I want an instructional coach who is a people person and can individualize people's needs. For example, if there is a teacher who is struggling and wants help, I want to see that coach help them on a daily basis if need be. If there is a teacher who seems to have a grasp on things then less frequent visits would be appropriate. Maybe once a week or once every 2 weeks.

    Also, TRUST has to be there. Someone who doesn't have a reading background, for example, and is a coach isn't going to have much trust in me. I had a Reading coach whom I had more education and experience than she did. 90% of the crap she told me I already knew! Trainings were SO boring because I already knew the crap! She also told us stuff to do that is not beneficial to the kids and would go back on things she told us. Definitely don't want someone like that.
     
  6. teaching4God

    teaching4God Cohort

    Joined:
    Nov 3, 2007
    Messages:
    589
    Likes Received:
    0

    Jul 16, 2011

    Soooo...What would you guys consider to be an appropriate amount of training? I know that it is likely that there will always be veterans in the building that have been around longer than an instructional coach. Also I am open to hearing more.
     
  7. teacherintexas

    teacherintexas Maven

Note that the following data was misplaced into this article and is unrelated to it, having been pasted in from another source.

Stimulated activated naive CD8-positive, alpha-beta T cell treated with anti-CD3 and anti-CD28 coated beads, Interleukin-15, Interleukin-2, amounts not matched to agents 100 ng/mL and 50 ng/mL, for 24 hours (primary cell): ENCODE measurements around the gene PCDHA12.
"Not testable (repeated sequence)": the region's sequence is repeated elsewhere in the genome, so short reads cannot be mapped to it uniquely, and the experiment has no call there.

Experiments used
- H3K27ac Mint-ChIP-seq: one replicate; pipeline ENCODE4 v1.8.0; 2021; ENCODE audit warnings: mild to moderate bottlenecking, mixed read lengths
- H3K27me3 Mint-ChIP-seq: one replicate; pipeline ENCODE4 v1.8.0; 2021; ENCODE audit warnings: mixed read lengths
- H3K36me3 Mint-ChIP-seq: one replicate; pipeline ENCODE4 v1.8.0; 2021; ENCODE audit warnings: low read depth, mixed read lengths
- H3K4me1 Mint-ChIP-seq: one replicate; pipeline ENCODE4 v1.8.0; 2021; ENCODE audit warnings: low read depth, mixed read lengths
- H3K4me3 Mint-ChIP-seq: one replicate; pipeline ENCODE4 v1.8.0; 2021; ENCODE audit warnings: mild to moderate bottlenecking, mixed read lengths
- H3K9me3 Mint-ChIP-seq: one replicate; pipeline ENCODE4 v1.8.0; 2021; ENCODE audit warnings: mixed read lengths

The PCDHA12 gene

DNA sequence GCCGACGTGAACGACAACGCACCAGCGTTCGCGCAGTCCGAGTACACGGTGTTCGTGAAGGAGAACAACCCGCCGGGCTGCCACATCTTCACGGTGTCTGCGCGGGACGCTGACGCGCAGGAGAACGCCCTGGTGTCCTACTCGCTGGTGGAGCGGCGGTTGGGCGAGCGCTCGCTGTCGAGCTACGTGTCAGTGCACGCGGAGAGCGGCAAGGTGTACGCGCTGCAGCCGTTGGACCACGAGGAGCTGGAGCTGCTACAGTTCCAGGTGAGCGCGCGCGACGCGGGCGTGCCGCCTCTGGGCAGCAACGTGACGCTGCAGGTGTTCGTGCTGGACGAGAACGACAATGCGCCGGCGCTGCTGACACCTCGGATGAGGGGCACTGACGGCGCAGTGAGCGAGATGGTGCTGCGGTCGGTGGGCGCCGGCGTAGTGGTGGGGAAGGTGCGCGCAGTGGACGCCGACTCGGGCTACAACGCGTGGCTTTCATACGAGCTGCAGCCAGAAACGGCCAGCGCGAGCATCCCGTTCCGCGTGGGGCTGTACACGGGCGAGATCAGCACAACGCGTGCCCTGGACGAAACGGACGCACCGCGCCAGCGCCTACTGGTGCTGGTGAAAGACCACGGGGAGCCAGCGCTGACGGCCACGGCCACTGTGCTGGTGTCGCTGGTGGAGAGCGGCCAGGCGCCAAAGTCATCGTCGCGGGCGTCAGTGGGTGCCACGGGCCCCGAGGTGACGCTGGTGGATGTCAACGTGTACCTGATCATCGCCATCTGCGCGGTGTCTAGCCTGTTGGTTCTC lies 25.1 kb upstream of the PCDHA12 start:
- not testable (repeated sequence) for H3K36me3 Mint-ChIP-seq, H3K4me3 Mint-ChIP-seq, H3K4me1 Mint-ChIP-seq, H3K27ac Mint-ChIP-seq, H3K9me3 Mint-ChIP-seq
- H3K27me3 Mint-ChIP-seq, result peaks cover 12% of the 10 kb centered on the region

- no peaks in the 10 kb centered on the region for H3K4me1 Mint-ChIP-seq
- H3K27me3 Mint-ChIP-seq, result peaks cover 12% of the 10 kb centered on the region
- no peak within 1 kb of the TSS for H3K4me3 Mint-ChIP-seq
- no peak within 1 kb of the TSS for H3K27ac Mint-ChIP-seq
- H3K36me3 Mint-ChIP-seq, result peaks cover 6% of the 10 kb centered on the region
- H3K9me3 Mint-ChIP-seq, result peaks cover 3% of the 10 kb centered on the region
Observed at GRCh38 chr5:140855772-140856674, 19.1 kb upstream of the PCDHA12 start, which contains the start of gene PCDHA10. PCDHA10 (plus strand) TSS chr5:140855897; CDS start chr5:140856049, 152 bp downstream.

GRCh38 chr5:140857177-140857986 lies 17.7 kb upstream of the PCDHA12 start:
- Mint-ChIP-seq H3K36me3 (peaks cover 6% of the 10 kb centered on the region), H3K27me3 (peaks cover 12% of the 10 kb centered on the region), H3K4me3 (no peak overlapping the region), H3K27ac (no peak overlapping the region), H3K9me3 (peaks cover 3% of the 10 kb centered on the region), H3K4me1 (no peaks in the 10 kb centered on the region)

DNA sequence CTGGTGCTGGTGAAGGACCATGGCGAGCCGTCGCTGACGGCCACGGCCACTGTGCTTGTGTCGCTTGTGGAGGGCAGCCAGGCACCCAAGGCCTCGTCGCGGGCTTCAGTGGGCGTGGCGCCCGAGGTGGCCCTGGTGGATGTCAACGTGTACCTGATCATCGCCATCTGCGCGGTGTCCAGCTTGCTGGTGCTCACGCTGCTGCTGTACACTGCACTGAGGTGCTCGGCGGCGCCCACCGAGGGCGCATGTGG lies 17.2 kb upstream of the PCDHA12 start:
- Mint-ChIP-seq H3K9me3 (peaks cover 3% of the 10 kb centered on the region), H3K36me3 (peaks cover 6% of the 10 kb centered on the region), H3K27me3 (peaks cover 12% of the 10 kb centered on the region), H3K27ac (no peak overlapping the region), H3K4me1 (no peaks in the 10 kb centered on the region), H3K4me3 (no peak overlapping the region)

Joined:
    Jul 7, 2005
    Messages:
    5,277
    Likes Received:
    745

    Jul 16, 2011

    I would prefer an instructional coach that has taught ten or more years in at least three grade levels, and had 95% or more of their students passing or exceeding state standards.
     
  8. Kat53

    Kat53 Devotee

    Joined:
    Mar 17, 2006
    Messages:
    1,071
    Likes Received:
    12

    Jul 16, 2011

    It's a hard job. Much more " behind the scenes" than most people realize. PM me if you want any more details.
     
  9. Marci07

    Marci07 Devotee

    Joined:
    Jun 2, 2008
    Messages:
    1,017
    Likes Received:
    0

    Jul 17, 2011

    I agree with the experience in different grade levels. I think a good coach would have a wide experience with all types of students, regular, gifted, and special ed. I don't necessarily think the amount of years would mean this person would be a better coach. There are some pretty good teachers out there who spend a lot of time researching and improving their teaching and can learn so much more in a few years while there are some that in 10 years did the same thing and didn't learn much. I would prefer someone with a strong track record of successfully keeping up and implementing a wide range of teaching strategies.

    For me 95% of students passing or exceeding wouldn't mean much to me because it depends on the type of students. I had 100% last year but that's because I was teaching gifted. I would look more at the track record of gains.
     
  10. Marci07

    Marci07 Devotee

    Joined:
    Jun 2, 2008
    Messages:
    1,017
    Likes Received:
    0

    Jul 17, 2011

    A good instructional coach would take the time to get to know my strengths and weaknesses so that I don't get PD's on what I already know. He/she would do constant informal observations and would be willing to model at any time. A good coach would research resources based on what's needed. I think also a coach needs to be open minded about allowing teachers to try new things and give teachers a sense of autonomy. A coach should be more of a guide to help a teacher grow and not a dictator.
     

Share This Page

Members Online Now

  1. SpecialPreskoo,
  2. nklauste,
  3. Backroads,
  4. Sarah91,
  5. TeacherNY
Total: 387 (members: 7, guests: 360, robots: 20)
test